I don't like Nic Sheff. But he is okay with me not liking him. In fact, throughout this entire memoir, I believe he is pracitally daring me to hate his superficial, self-absorbed, rentable ass. Showing us all his past faults is part of the theraputic nature of memoir writing, I guess, and I don't actually resent him for that. God knows he's entitled to his therapy. And actually... I don't think I resent him all that much. He knows his problems. He's very intelligent, and able to look at himself and others honestly. But dammit, he likes bands I don't like and probably dresses like a hipster and has rich parents. So that's the level of dislike. Superficial. Hopefully having a book published (or two, I think, by now) will help aleviate Sheff's fear of being normal/boring.

I speak fluent california-ese (if you haven't noticed) so the slangy writing style didn't bother me at all. It was kind of a slog reading a whole book with characters you want to punch all the time and their totally unglamourous sex having and drug taking. And honestly I only read this book because I am obsessed with Breaking Bad, and I am actually not interested in meth as a drug or addicts or recovery (I like breaking bad for the humor and crime and general OTTness... drugs themselves become an abstract entity by the time of Jesse's rehab in the beginning of season 3). So it was like, reading a book on electrical wiring or baseball for me. ( )
  Joanna.Oyzon | Apr 17, 2018 |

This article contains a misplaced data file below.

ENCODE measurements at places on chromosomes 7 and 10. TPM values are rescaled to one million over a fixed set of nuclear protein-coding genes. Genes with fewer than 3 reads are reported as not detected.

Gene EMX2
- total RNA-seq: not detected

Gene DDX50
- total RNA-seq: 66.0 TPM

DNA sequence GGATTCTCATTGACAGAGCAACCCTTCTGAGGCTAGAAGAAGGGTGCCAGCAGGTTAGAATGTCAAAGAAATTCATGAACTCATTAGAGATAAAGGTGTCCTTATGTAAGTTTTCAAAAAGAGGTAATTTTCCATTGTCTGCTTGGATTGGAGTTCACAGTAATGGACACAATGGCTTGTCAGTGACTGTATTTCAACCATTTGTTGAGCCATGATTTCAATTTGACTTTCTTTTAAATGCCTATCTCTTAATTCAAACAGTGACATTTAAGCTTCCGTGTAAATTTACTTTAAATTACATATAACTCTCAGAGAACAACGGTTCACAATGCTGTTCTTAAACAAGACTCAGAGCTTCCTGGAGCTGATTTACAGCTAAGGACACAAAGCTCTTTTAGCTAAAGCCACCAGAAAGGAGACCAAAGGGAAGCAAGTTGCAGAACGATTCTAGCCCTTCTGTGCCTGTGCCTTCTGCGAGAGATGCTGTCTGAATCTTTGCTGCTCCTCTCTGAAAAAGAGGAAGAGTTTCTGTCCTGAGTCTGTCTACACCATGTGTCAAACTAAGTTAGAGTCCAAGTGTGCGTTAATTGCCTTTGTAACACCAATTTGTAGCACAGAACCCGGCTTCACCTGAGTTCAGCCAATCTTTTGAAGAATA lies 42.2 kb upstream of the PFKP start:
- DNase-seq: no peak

I've put off reading this - it's just so incredibly sad. The sub title says it all. I read his Dad's book "Beautiful Boy' in May and I've started this a couple times. It is amazing this kid is even alive from how he describes his drug use; meth, cocaine, pot, heroin, Xanax, anything to get high.I hope he makes it! ( )
  camplakejewel | Sep 27, 2017 |
Read this book twice now and both times I was completely caught up in Nic's story.Nowadays there seem to be alot of books on addiction and abuse that some call "fake" I don't know if this is one of them but it felt very real and honest. A very gritty and grimy look at drugs and the dark corners that an addict can find themselves in. ( )
  justablondemoment | Oct 25, 2016 |
Showing 1-5 of 54 (next | show all)
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How can I go forward when I don't know which way I'm facing? ~John Lennon
For Lee and my friend in New York who took me in. You are both beautiful, inspiring, powerful women. You are the two people I respect and admire most in the world. Thank you.
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I'd heard rumors about what happened to Lauren. I mean, I never even knew her that well but we'd sort of hung out a few times in high school. Actually, I was sleeping with her for about two weeks. She had moved to San Francisco when I was a senior and we met somehow -- at a party or something. Back in high school it was just pot, maybe I'd do some acid and mushrooms on the weekend.

Still, for all the therapy I had, none of it ever really fixed that feeling of torn-apartness inside of me. I learned how to express myself is all. And, for whatever reason, indentifying the root cause of my problem -- like fear of abandonment or something -- didn't change a goddamn thing. I could see quite clearly why I acted a certain way, but that wouldn't make me any different. I sought out craziness. I was attracted to it. No therapy could take that away. (Day 10)
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The author details his immersion in a world of hardcore drugs, revealing the mental and physical depths of addiction, and the violent relapse one summer in California that forever changed his life, leading him down the road to recovery.